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f4: Upstream signaling mechanisms induced by secreted eIF5A in cardiac myocytes.(a) Secreted re-eIF5A (10 μg/ml) activated initiator caspases, including caspase-8 (IMG-5703; IMGENEX), caspase-10 (ab25045; Abcam), caspase-2 (ab2251; Abcam), and caspase-9 (#9508; Cell Signaling), in cultured cardiac myocytes. The anti-actin antibody was sc-1616 from Santa Cruz. (b) Secreted re-eIF5A (10 μg/ml) rapidly increased the phosphorylation of Shc at Tyr 239/240 (#2434; Cell Signaling) (lower panels), but not FADD at Ser 191 (sc-33399; Santa Cruz) (upper panels), in cultured cardiac myocytes. The control antibodies were anti-Shc (sc-967; Santa Cruz) and anti-FADD (ab24533; Abcam). (c) Secreted re-eIF5A (10 μg/ml) increased the phosphorylation of Jak 1 at Tyr 1022/1023 (sc-16773; Santa Cruz) and Tyk 2 at Tyr 1054/1055 (sc-11763), but not Jak 2 at Tyr 1007/1008 (sc-21870). The control antibodies were anti-Jak 1 (sc-295), anti-Tyk 2 (sc-169), and anti-Jak 2 (sc-34479). (d,e) The effects of Jak inhibitor I (Santa Cruz; 1 μM, pretreated for 24 h) on the induction of apoptosis in cardiac myocytes by secreted re-eIF5A (10 μg/ml, 72 h) as determined by TUNEL staining (brown) and cardiac myosin immunostaining (blue), as shown in Fig. 3a. *P < 0.0001 vs. secreted re-eIF5A alone (mean ± s.e.m., n = 4 each) (Dunnett's multiple comparison test) (e). (f) SPR analysis of the interaction between secreted re-eIF5A and cardiac myocyte membrane proteins. The surface of the sensor chip was coupled with 10μg/ml of secreted re-eIF5A in 10 mM acetate buffer (pH 5.5) at a flow rate of 5 μl/min. Then, cardiac myocyte membrane proteins (100 μg/ml in HBS-EP buffer) were analyzed for their interaction with the surface at a flow rate of 10 μl/min for 4 min. The anti-eIF5A mAbs (YSP5-45-36 and YSPN2-74-18, 1 μg/ml for each) and BSA (100 μg/ml) were used as positive and negative controls, respectively. All experiments were performed at least in triplicate. The results shown are from one representative experiment.

Mentions: Next, we analyzed upstream apoptotic signaling pathways, including initiator caspases such as caspase-8, which is recruited and activated by a death domain-containing adaptor protein such as Fas-associated death domain (FADD) upon DR binding. We confirmed that secreted re-eIF5A significantly activated caspases −8 (2.59 ± 0.21 [mean ± s.e.m.] fold at 2 h, n = 3 for each, P = 0.0174 vs. control [0 h] [paired t-test]), −10 (2.26 ± 0.11 fold at 8 h, P = 0.0073), −2 (2.43 ± 0.18 fold at 8 h, P = 0.0160), and −9 (3.52 ± 0.45 fold at 16 h, P = 0.0306) in cultured cardiac myocytes within 2–4 h after stimulation (Fig. 4a). We further examined whether secreted re-eIF5A activates FADD, which mediates DR signaling, or Shc, which mediates receptor tyrosine kinase signaling and activates the MAPK pathway. We found that secreted re-eIF5A rapidly activated Shc (2.77 ± 0.07 [mean ± s.e.m.] fold at 10 min, n = 3 for each, P = 0.0014 vs. control [0 min] [paired t-test]) but not FADD (0.93 ± 0.06 fold at 10 min, P = 0.3576) (Fig. 4b). This result suggested that secreted re-eIF5A induces apoptotic signaling via one of the various types of receptors, including growth factor receptors, cytokine receptors, and G protein-coupled receptors, rather than via a known DR, such as TNF-R1, Fas, DR3, DR4, or DR5.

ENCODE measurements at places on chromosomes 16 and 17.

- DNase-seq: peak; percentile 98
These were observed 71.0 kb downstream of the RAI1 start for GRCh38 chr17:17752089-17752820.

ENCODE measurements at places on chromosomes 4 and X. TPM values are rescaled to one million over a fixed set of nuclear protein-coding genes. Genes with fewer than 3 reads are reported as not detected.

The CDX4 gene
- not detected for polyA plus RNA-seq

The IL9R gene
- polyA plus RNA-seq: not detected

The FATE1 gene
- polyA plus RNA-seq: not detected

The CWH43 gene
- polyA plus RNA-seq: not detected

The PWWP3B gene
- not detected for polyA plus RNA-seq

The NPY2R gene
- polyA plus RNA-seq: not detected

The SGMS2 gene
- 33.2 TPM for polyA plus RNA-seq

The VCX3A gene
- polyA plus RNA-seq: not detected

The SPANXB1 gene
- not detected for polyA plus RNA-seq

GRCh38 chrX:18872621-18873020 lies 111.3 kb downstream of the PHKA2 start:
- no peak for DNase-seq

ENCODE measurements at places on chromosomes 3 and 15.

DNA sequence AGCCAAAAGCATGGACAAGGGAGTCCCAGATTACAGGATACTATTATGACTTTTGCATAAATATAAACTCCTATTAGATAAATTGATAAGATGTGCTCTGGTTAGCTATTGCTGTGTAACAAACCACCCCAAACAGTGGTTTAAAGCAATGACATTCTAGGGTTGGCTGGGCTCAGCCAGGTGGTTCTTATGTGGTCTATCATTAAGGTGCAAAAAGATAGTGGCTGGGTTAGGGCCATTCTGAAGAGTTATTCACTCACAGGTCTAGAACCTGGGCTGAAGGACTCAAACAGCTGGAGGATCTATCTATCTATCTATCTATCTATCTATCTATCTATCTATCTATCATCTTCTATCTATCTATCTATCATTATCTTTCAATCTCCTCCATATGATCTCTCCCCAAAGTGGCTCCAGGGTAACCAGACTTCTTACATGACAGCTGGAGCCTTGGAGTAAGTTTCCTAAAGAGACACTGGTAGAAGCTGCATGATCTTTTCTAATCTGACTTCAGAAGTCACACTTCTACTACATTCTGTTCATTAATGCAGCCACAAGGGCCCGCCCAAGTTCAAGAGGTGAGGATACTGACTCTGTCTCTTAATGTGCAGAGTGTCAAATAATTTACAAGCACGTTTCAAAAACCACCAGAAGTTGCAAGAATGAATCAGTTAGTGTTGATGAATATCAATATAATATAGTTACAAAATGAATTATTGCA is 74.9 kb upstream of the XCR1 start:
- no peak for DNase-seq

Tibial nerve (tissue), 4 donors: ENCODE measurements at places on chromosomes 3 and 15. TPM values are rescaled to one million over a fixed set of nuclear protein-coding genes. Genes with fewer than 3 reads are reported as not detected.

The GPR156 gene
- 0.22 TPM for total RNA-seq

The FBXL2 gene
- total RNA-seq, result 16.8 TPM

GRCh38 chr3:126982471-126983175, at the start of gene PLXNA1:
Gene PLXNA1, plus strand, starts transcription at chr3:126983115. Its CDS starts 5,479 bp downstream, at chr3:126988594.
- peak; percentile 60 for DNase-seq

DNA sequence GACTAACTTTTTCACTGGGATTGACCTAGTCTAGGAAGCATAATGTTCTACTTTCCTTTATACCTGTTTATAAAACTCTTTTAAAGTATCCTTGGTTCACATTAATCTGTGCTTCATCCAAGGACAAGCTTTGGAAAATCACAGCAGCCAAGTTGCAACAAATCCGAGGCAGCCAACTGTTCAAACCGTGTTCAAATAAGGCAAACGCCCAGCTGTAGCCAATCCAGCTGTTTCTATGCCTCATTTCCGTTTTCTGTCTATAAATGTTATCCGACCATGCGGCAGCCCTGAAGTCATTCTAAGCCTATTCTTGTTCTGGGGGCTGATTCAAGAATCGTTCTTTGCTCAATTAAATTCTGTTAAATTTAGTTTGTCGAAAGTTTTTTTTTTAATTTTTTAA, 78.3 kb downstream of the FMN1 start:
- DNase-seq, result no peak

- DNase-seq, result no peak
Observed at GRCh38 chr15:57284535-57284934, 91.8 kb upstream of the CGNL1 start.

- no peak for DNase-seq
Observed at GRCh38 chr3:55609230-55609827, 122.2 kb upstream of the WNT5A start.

Secreted tyrosine sulfated-eIF5A mediates oxidative stress-induced apoptosis.

Seko Y, Fujimura T, Yao T, Taka H, Mineki R, Okumura K, Murayama K - Sci Rep (2015)

Upstream signaling mechanisms induced by secreted eIF5A in cardiac myocytes.(a) Secreted re-eIF5A (10 μg/ml) activated initiator caspases, including caspase-8 (IMG-5703; IMGENEX), caspase-10 (ab25045; Abcam), caspase-2 (ab2251; Abcam), and caspase-9 (#9508; Cell Signaling), in cultured cardiac myocytes. The anti-actin antibody was sc-1616 from Santa Cruz. (b) Secreted re-eIF5A (10 μg/ml) rapidly increased the phosphorylation of Shc at Tyr 239/240 (#2434; Cell Signaling) (lower panels), but not FADD at Ser 191 (sc-33399; Santa Cruz) (upper panels), in cultured cardiac myocytes. The control antibodies were anti-Shc (sc-967; Santa Cruz) and anti-FADD (ab24533; Abcam). (c) Secreted re-eIF5A (10 μg/ml) increased the phosphorylation of Jak 1 at Tyr 1022/1023 (sc-16773; Santa Cruz) and Tyk 2 at Tyr 1054/1055 (sc-11763), but not Jak 2 at Tyr 1007/1008 (sc-21870). The control antibodies were anti-Jak 1 (sc-295), anti-Tyk 2 (sc-169), and anti-Jak 2 (sc-34479). (d,e) The effects of Jak inhibitor I (Santa Cruz; 1 μM, pretreated for 24 h) on the induction of apoptosis in cardiac myocytes by secreted re-eIF5A (10 μg/ml, 72 h) as determined by TUNEL staining (brown) and cardiac myosin immunostaining (blue), as shown in Fig. 3a. *P < 0.0001 vs. secreted re-eIF5A alone (mean ± s.e.m., n = 4 each) (Dunnett's multiple comparison test) (e). (f) SPR analysis of the interaction between secreted re-eIF5A and cardiac myocyte membrane proteins. The surface of the sensor chip was coupled with 10μg/ml of secreted re-eIF5A in 10 mM acetate buffer (pH 5.5) at a flow rate of 5 μl/min. Then, cardiac myocyte membrane proteins (100 μg/ml in HBS-EP buffer) were analyzed for their interaction with the surface at a flow rate of 10 μl/min for 4 min. The anti-eIF5A mAbs (YSP5-45-36 and YSPN2-74-18, 1 μg/ml for each) and BSA (100 μg/ml) were used as positive and negative controls, respectively. All experiments were performed at least in triplicate. The results shown are from one representative experiment.